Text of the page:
Monday, September 8, 2014

Mindful Monday: Hybrids vs GMOs, a Brief Comparison

Last week, I posted the picture below on my Facebook page, both for the blog and personally.

It caused a bit of controversy on my personal page, where someone left a comment:
that's super adorable in that it's factually incorrect."
Someone else replied to that:
"Just saying it doesn't make it so, (name). How is it incorrect specifically."
I posted a link that gave the definition of a GMO as it is used in today's society.  When the first person commented that my link was not creditable because of the source,, I came to a few realizations. .  .

  1. I was reluctant to use that particular website because of the possibility of subjectivity, but I thought the definition was valid and I assumed (mistake) that someone arguing against the picture would side with this page.
  2. It comes across that the person arguing the point didn't read the article and it's contained definition.
  3. This person never gave support of their argument, but insisted on telling me I am wrong and naive/stupid.
  4. The article only gave a definition for GMO, and did not include hybrids specifically.
  5. Maybe society doesn't really understand the difference between hybrids and GMOs.
I was pretty worked up by this online confrontation.  (Partly because they drag out vs. a verbal debate that is instantaneous.)  So I thought I'd give the definitions and my views here on the blog.

First, I think it's important to point out that, yes, hybrids and GMOs are the same. . . on a very generic, non-specific level.

Hybrids are the offspring of two organisms from differing races, breeds, species, or genres.  Merriam Webster defines it:

GMOs are organisms modified by science in a controlled environment and utilizing DNA from one organism injected into another organism--gene splicing.  

"Genetically modified foods are plants or animals that have had genes copied from other plants or animals inserted into their DNA. It's not a new idea — humans have been tinkering with genes for centuries through selective breeding. Think dogs bred to be more docile pets, cattle bred to be beefier or tomatoes bred to be sweeter. Turkeys were bred to have bigger breasts — better for Thanksgiving dinner. 
What's different about genetically modified or engineered foods is that the manipulation is done in a lab. Engineers don't need to wait for nature to produce a desired gene; they speed up the process by transferring a gene from one plant or animal to another.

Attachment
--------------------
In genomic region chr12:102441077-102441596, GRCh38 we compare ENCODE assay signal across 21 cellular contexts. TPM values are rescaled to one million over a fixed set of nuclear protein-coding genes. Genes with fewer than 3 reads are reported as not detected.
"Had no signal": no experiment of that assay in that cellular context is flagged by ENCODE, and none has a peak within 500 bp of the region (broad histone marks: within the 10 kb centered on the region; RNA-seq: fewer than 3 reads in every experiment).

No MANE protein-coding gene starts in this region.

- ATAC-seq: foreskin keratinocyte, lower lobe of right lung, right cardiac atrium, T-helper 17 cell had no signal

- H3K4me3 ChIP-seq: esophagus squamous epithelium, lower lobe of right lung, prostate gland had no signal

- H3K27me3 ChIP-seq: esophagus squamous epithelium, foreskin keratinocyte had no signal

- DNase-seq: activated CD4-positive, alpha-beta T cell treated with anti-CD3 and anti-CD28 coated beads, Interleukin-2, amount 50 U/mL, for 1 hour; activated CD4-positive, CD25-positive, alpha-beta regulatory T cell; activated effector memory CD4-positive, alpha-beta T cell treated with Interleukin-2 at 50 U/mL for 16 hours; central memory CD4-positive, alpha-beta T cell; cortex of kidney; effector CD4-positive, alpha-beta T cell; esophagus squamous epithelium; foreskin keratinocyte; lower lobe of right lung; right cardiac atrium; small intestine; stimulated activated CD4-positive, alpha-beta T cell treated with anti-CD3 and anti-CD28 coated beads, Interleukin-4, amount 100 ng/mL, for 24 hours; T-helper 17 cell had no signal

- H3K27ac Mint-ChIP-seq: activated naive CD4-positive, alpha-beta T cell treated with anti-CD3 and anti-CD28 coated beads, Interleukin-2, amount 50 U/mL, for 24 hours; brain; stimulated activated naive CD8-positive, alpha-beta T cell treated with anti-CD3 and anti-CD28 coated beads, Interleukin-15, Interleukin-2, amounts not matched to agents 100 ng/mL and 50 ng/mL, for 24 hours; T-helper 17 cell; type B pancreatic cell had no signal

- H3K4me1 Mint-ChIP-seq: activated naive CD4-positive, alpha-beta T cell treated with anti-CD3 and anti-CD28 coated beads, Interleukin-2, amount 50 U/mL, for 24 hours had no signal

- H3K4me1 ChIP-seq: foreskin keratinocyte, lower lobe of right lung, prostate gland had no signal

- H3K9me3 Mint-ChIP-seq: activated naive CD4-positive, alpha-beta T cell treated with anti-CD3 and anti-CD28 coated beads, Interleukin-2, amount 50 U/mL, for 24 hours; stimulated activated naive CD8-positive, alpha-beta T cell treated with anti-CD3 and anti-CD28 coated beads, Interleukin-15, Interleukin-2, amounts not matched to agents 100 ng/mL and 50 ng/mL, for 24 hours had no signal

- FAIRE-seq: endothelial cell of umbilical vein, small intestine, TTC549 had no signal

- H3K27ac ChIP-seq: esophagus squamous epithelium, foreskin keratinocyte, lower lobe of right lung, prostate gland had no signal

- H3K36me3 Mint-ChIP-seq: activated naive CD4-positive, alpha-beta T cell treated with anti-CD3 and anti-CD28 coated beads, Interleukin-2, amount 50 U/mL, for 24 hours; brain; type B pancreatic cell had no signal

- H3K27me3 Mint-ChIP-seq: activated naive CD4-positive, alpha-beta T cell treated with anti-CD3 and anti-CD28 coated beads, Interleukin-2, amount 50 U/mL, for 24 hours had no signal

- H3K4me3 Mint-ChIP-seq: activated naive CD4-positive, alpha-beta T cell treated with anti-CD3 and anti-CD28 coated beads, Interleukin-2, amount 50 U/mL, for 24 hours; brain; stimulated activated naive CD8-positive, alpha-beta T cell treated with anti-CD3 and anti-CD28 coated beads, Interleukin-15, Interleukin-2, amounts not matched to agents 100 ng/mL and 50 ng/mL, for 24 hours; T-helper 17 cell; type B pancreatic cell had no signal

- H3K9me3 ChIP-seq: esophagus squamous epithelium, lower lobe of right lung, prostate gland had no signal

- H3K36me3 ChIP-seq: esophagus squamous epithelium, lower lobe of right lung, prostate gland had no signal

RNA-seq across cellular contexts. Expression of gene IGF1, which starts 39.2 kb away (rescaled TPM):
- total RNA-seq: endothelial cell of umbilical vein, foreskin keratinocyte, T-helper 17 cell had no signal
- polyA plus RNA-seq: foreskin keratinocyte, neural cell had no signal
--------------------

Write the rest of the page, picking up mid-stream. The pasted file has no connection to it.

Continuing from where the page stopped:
What are the desired traits? Most of the nation's corn and soybeans are genetically engineered to resist pests and herbicides. A papaya in Hawaii is modified to resist a virus. The FDA is considering an application from a Massachusetts company to approve a genetically engineered salmon that would grow faster than traditional salmon."
                                                                                              ~Huffington Post 

Now, here is my thinking on hybrids and GMOs.
  • On a very basic level, hybrids are GMOs.
  • Man has been cross-pollinating and cross-breeding plants and animals for centuries.  That's why we have the diversity of dog, cat, horse, cattle, and other domesticated animals that we have.  It is also why we have certain plants in our gardens, both for food and aesthetic reasons.
  • Nature creates hybrids all the time.  Bees go from one flower to another, species to species, cross-pollinating the plants and producing hybrids.  
  • GMOs are created by science.  NOT nature.  
  • If you want to guarantee that the plant matter you consume is neither hybrid nor GMO, grow it yourself.  In a closed green house.  And do your own pollination to get your plants to produce their promised fruit.  Oh yes, and you must use seeds cultivated yourself from this process, or seeds that are certified heirloom--which have their own, very specific set of regulations for labeling them as such.
  • GMO technology may one day save me from the torment of living with Type I Diabetes.  It may provide a path to curing many deadly diseases. 
You are, of course, entitled to your own opinions on this very controversial subject.  I have had my say.  If you think I am wrong, that's fine.  I will not challenge you.  But don't challenge me or tell me I'm wrong if you are not prepared to defend your statement.  Teach me.  

After all. . .
We can learn nothing without the education of others.

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